Appeals Court: TxDOT Can’t Limit Ron Paul Sign, Any Other Advertising Billboards

Billboards and signs near Gulfgate, Houston, 77087

In the wake of a multi-year legal tiff between TxDOT and an Austin-based real estate company over a freestanding Ron Paul 2012 sign outside of an erotica shop on Hwy. 71, a district appeals court has just struck down central parts of the Texas Highway Beautification Act, Dug Begley reports today. The ruling may have eventual implications for city makeover enthusiast Scenic Houston’s long-term de-billboarding quest, and comes right on the heels of the announcement last week that an additional 13 signs around Houston would be coming down.


The law in question, passed in 1972, lets TxDOT regulate advertising signage outside of city limits, with an exception allowing election-related political signs within a certain 80-day period prior to those elections (the Ron Paul sign was about a year early). The court found that the exception qualified as discrimination based on sign message content, a red flag in First Amendment speech cases — but rather than strike down the small section of the law giving special treatment to political signs, as TxDOT’s lawyers suggested, the Third District court took down the parts of the law giving TxDOT any authority to regulate ad signage at all

Scenic Houston’s count of billboards negotiated away since 2015 is now up to 68 — will the fallout from this ruling cause that trend to reverse? And could the case signal room for the eventual comeback of the inflatable gorilla to the Houston landscape?

Photo of signage in Gulfgate: Jan Buchholtz via Swamplot Flickr Pool

Signs of the Times

10 Comment

  • Well this one is quite simple: the ugly, filthy, disgusting, rotten billboard companies have paid off the district appeals court judge. Billboard companies are as repulsive as prostitutes or child molesters. They are obsolete eyesores that fester on the cityscape like relics from the 80’s. They’re tacky as hell, and all that crap should be torn down. Shame on the bribe-ridden politicians who allowed them to proliferate in the first place. TxDOT and Scenic Houston should keep the pressure on these low-life companies until they pull-up and pack-up all those raggedy-ass shits and scram, GTFO of Houston. Billboards in Houston are like an STD that won’t go away.

  • I’m surprised our lower sky is not already festooned with a dense overcast of Blade Runner-style advertising blimps and drones.

  • While I think that billboards aren’t visually appealing, I’m not on the warpath like Honest Truth.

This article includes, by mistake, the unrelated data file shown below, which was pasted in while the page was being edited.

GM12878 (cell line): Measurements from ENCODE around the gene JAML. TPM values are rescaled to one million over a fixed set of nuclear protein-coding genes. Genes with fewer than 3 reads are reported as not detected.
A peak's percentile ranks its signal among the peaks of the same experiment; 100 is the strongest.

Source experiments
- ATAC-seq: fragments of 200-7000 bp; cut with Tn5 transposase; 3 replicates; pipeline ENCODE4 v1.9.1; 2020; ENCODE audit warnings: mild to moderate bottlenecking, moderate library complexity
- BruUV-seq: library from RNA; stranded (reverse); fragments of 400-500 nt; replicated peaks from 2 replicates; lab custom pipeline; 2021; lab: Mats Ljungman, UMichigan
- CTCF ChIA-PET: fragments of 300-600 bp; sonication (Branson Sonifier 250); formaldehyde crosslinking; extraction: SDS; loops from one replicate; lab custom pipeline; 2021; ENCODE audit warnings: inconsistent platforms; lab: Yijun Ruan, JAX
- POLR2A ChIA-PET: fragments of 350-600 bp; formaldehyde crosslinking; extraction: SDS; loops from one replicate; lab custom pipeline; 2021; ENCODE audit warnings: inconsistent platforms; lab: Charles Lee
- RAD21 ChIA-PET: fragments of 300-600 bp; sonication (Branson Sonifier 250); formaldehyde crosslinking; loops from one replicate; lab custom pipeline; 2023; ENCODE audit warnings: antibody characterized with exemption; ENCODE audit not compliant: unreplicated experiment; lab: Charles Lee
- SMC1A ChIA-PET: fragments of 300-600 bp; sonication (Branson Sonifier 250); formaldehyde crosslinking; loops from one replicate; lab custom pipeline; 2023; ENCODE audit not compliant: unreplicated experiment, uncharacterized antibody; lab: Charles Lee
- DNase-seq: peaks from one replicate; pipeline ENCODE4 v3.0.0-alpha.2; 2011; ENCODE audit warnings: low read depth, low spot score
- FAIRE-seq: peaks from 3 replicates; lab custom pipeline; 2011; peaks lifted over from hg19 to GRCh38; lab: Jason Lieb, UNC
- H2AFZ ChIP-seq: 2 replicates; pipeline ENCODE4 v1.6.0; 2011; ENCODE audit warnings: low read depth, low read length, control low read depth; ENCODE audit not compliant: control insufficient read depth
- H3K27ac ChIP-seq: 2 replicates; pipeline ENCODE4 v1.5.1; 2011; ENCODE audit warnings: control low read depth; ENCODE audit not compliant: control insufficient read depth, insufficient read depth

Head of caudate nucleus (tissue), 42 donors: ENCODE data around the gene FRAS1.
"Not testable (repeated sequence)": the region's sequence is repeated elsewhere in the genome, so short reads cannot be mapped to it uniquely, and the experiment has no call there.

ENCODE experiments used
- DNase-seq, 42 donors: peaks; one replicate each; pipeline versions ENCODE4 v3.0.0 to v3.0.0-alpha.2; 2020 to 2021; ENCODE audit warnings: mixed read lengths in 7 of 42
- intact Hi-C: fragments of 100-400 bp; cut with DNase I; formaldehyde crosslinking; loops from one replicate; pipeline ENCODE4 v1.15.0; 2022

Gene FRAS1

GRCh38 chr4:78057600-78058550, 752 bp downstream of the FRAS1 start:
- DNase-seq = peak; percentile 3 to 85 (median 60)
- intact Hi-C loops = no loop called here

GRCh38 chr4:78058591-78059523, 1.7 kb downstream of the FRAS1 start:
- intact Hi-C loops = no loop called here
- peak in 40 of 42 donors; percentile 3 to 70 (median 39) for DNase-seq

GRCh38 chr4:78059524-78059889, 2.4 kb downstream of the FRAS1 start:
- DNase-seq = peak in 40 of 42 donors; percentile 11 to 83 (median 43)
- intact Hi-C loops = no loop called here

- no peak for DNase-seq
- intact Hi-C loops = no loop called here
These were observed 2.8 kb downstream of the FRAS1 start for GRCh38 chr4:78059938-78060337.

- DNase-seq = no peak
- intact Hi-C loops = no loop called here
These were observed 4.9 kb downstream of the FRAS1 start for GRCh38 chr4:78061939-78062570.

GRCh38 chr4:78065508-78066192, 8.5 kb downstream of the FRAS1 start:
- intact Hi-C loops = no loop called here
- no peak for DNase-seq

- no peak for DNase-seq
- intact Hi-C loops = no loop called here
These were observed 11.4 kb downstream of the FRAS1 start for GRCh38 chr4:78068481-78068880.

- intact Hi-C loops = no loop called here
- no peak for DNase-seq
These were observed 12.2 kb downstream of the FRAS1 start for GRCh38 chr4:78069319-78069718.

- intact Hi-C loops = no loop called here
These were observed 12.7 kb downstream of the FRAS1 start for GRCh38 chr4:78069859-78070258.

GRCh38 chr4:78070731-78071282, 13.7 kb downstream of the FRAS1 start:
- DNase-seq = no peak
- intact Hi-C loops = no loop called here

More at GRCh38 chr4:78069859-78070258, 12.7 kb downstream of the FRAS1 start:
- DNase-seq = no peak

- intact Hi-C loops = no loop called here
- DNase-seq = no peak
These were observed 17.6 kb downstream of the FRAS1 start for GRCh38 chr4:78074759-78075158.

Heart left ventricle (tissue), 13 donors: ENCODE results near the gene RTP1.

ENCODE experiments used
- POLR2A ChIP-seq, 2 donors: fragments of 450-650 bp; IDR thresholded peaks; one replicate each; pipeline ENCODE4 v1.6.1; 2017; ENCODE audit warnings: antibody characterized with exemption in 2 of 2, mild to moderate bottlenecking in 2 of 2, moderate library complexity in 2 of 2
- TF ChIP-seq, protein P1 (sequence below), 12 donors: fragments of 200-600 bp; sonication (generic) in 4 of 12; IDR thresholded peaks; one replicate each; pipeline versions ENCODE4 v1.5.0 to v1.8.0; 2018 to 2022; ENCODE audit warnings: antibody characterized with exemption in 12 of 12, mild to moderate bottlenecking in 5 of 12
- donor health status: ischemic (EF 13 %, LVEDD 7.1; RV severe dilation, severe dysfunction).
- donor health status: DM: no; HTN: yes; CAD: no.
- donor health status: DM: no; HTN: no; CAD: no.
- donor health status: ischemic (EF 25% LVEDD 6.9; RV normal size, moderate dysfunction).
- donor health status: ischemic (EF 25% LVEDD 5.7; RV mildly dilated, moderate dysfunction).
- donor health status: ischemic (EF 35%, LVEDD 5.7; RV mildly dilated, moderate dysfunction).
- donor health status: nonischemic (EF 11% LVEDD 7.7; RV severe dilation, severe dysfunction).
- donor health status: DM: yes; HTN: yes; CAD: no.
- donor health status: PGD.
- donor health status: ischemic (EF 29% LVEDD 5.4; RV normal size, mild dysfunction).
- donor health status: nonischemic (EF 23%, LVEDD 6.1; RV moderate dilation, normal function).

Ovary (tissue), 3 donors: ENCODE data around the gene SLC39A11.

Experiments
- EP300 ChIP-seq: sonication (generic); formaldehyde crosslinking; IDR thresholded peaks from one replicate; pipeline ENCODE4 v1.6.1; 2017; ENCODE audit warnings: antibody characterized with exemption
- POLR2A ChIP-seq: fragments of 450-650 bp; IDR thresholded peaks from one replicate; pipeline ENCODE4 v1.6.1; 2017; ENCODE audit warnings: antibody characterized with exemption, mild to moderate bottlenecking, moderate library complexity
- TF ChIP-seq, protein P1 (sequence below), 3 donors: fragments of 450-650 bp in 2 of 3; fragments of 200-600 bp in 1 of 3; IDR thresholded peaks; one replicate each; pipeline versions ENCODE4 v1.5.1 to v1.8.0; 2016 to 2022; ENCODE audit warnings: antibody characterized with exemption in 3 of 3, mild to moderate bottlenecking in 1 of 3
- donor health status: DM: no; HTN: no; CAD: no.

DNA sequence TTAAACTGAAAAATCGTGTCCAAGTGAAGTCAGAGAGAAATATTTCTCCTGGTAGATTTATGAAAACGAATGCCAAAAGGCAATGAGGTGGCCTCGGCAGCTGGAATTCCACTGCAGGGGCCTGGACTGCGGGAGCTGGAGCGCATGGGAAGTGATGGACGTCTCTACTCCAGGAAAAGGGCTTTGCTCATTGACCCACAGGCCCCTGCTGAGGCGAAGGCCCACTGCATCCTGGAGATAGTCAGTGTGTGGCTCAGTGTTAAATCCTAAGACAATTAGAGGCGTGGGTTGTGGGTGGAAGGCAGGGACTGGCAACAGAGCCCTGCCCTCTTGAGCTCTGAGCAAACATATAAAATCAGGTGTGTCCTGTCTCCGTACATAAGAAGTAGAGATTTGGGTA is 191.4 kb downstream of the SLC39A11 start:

From a logical point of view, I don’t think billboards are very wise advertising vehicles – I mean, when was the last time you decided to buy anything based on seeing a billboard?

  • Is the vintage “Live Like People, Not Like Bees” billboard still up along the Gulf Freeway? I love that tacky sign. And how about the ‘Jesus’ billboard constructed from shipping containers near Hobby Airport? Both of those are (or were) awesome, definitely part of the city’s free-wheeling character.

  • Yay! I hope billboards return with a vengeance. Houston hasn’t looked like Houston since the aesthetes started throwing their weight around.

  • I don’t really care about most of our roads. Honestly: most of our roads, at least in and around big cities, are ugly as hell. If I had my way, we’d allow billboards almost everywhere, but slap a tax on them and use the money to fund state parks.
    I said “most” of our roads; not all. There should be defined scenic routes where billboards are prohibited. I don’t think most of 71 would qualify, but a good number of roads in Hill Country and West Texas, along the coast and maybe in the Piney Woods might. Not all of them by any means.

  • While I’m usually in favor of more revenue streams and unregulated property rights, billboards just seem a bit too 19th century at this point.
    That being said, I’d gladly banish all political signs to the 9th circle of hell if i could.

  • Agree with Wolf Brand. The only billboard I remember is for Vasectomy reversal but certainly not the name of the business. Kind of like those soaring business signs on the North Freeway. Has anyone ever stopped at a construction machinery sales site because of the impulse of seeing a sign?

  • For TheNiche:
    The “Live Like People, Not Like Bees” billboard: